I took this photo of the bark of a scribbly gum during a walk we did in the Ku-ring-gai Wildflower Gardens earlier this year. Whenever we visit this park I am fascinated by the intricate patterns on the bark of these trees. They look like someone has taken a pen and scribbled all over the bark on the trunk, hence the name. The trees are quite common in the Sydney region.
The term ‘scribbly gum’ can refer to several species of eucalypt trees, but this one is probably the Eucalyptus haemastoma. The markings are caused by the larval form of the scribbly gum moth tunnelling through the bark.
On our walk in the Ku-ring-gai Wildflower Gardens in St Ives, Sydney earlier this year we came across a number of hakea plants in flower. I have shown one of the flowers in the photos above. I failed to ask my wife if she knew the actual botanical name and as I write this she is not at home for the morning. So, being resourceful, I did a little research online and came to the conclusion that it is Hakea propinqua.
Then I had another look at the photos I took on the day.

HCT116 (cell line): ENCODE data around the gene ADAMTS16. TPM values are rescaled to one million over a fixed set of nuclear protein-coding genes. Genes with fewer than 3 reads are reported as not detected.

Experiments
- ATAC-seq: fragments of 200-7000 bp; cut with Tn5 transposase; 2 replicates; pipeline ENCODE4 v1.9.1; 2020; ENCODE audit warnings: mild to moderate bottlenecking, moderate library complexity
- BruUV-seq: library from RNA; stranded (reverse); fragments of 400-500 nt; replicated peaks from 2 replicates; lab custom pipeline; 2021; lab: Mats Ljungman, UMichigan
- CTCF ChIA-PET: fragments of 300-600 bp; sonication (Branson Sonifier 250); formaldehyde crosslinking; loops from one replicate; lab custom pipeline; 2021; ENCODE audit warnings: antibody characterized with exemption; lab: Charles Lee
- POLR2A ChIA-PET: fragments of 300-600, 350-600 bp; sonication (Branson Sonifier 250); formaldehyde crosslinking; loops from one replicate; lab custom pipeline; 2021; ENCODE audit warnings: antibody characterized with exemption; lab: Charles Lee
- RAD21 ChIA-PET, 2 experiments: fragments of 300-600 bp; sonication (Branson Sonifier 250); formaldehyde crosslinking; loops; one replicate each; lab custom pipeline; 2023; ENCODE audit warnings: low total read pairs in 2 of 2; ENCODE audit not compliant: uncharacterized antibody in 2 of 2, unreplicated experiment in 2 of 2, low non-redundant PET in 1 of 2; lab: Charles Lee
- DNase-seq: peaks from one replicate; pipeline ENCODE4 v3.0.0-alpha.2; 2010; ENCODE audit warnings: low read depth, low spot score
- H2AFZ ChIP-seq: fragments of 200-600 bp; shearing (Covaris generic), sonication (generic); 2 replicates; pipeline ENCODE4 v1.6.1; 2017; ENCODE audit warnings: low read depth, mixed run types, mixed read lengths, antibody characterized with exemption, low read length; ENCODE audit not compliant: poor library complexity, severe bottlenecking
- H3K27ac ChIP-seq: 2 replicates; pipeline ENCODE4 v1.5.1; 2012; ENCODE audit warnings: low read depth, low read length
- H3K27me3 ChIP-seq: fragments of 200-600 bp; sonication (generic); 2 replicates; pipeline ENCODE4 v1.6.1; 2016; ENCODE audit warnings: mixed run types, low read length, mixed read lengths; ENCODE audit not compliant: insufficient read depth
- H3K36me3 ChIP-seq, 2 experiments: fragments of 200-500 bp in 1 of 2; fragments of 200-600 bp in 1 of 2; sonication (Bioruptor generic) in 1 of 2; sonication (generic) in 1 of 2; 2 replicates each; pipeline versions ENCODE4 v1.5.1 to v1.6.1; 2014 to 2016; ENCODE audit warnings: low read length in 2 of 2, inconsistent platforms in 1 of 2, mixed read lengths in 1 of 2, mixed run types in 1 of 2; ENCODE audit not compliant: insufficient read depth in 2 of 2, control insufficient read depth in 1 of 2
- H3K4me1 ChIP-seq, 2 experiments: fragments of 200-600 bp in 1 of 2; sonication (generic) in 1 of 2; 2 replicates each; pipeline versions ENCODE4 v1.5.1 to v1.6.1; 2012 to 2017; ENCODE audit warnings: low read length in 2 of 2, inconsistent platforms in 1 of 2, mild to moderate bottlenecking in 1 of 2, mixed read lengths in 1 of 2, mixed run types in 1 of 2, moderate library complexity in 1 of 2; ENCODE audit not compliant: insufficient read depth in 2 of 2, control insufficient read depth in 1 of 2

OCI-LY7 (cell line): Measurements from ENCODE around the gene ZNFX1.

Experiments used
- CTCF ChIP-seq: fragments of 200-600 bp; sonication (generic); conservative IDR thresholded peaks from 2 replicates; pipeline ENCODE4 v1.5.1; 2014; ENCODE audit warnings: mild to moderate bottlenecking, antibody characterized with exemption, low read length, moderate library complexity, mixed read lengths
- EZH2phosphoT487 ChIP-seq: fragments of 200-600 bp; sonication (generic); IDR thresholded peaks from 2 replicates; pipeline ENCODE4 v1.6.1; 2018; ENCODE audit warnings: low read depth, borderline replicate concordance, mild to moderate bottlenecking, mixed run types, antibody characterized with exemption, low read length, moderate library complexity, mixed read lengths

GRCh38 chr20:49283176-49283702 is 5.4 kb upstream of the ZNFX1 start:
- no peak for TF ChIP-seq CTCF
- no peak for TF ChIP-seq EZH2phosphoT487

Doh. I had actually taken a photo of the name plaque under the tree! (See photo below)
In other photos below I show the fruit and more flowers of this attractive bush. This particular specimen could almost be called a tree as it was 4 – 5 metres tall.
On our visit earlier this year to the Ku-ring-gai Wildflower Gardens in St Ives in Sydney we were delighted to see a new visitor and information centre near the entrance. After having a picnic lunch we spent a while in the new centre before going on a walk along one of the many walking trails in this park.
The visitor centre (see photo below) houses information about the gardens including posters and guides detailing what can be seen in the gardens. They also have a selection of books and other materials for sale. In an adjacent section the local Australian Plants Society has a small range of plants for sale. They also maintain and update regularly a display of what plants are currently in flower (see second photo below). This always interest my wife who has a keen interest in Australian plants. She even has a small nursery (and a website here about growing Australian plants).
Sydney Trip June 2011
On the second day of our return visit we stopped briefly at Balranald for lunch. We visited the tourist information centre, then drove down to the picnic area on the banks of the Murrumbidgee River. During and after lunch I did a little birding and captured a nice shot of the White-faced Heron shown below.